THE HOLBERG PRIZE
I met Marina Warner, the British polymathic literary scholar, novelist, short story writer, historian and mythographer in the Norwegian city of Bergen, after she accepted her Holberg Prize in 2015. She said something that struck me, and I have not been able to let it go ever since, ‘culture is a freedom, and it is dangerous for people not to have a culture’.
culture is a freedom, and it is dangerous for people not to have a culture
Marina Warner’s Holberg Lecture 2015. Photo cred: www.holbergprisen.no/en
As the world commemorates World Refugee Week this June, along with Marina, I mourn the plight of refugee children, raised to shun their culture and heritage as they try to become ‘like the local people’. From my time in Norway and learning about the Sami People who were forced to take up “Norwegian” culture, the word assimilate is now known to me as a very negative one due to its implications of how one becomes one with a culture or people with whom he/she is living among, totally negating their own cultural heritage. With the volunteering work in Zimbabwe we do with Tiritose, I have gained an even better appreciation of the plight of these refugee children. A family from Rwanda now inhabits the cottage on my property, and I mourn the loss of culture for their little girl who does not know a single word of Kinyarwanda and is “Zimbabwean” by every definition of the word.
I fear for an identity crisis, a sense of belonging nowhere. I sincerely hope that she does not go the same route as some of my friends who sought refuge in Zimbabwe with their parents and felt lost in society (and I am sure other refugees in other parts of the world have gone through the same ordeal). A big question we are still trying to answer at Tiritose is how to provide adequate help to refugee families.
Because the world has increasingly become one global village, migration has become the norm. However, the refugees emigrate not out of choice but a need to keep life and survive whatever circumstance they would have lived under. I worked in South Africa, and during this period I interacted with asylum seekers, refugees and other immigrants who tried as much as possible to blend in with the locals – denying their own heritage in the process. Granted, there is freedom of choice, but at what point does one right infringe on another, taking Marina’s words into perspective and treating culture as a freedom and positive right.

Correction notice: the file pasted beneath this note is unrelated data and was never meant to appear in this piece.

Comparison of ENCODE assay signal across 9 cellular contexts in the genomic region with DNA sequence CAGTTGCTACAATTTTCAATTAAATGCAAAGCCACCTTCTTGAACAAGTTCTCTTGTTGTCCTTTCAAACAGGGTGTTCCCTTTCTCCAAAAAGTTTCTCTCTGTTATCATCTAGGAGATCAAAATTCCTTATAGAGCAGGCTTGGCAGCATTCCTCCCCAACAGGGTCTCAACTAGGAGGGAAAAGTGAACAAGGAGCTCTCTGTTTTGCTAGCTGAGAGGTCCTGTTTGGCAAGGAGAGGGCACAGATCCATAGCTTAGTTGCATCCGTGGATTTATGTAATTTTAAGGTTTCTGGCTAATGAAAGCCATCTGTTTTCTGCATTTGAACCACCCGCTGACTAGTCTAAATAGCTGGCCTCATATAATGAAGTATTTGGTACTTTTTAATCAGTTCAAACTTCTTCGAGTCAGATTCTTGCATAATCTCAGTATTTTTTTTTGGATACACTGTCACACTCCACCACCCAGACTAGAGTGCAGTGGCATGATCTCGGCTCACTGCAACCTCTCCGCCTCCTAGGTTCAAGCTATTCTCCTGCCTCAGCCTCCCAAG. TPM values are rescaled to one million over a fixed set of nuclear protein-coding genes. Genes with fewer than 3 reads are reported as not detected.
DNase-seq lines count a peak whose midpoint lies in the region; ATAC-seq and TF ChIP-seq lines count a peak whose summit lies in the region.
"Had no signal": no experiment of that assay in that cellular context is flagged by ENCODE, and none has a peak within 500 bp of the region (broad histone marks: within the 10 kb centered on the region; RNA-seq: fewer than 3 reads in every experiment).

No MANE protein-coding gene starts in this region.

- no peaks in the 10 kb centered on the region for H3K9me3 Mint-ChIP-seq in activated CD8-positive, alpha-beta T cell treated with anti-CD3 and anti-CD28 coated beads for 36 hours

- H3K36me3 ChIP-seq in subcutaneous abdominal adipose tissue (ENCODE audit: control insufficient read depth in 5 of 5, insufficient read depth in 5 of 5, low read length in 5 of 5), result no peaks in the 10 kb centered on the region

A big question we are still trying to answer at Tiritose is how to provide adequate help to refugee families.
PLIGHT OF REFUGEES
Europe is experiencing a huge influx of refugees now, and this receives wide media coverage. Being Zimbabwean, I have seen Eritreans, Somalis, Congolese and many other nationalities throng into the country seeking refuge in their thousands, and not once were the borders ever closed. Many of whom walked on foot from their countries of origin for a better life. Though with little resources, Zimbabwe has continues to welcome refugees. Tiritose is urging volunteers in Zimbabwe to join the fight to keep their heritage, culture and history of the refugees because as Robert Marley said, ‘a man without a history, is like a tree without roots’. For the little girl who lives on my property and for many like her, Tiritose looks to embark on a campaign to encourage refugee parents to tell their children where they come from, their history, and what makes them who they are as a people.
Nothing screams more loudly like the voice of the silent
An open invitation is also sent out to anyone keen to pursue a fight for freedom as it is true that nothing screams more loudly like the voice of the silent. The refugee children don’t have a voice and it will take government intervention, and volunteers like you and I giving their time to their cause in order to achieve this freedom!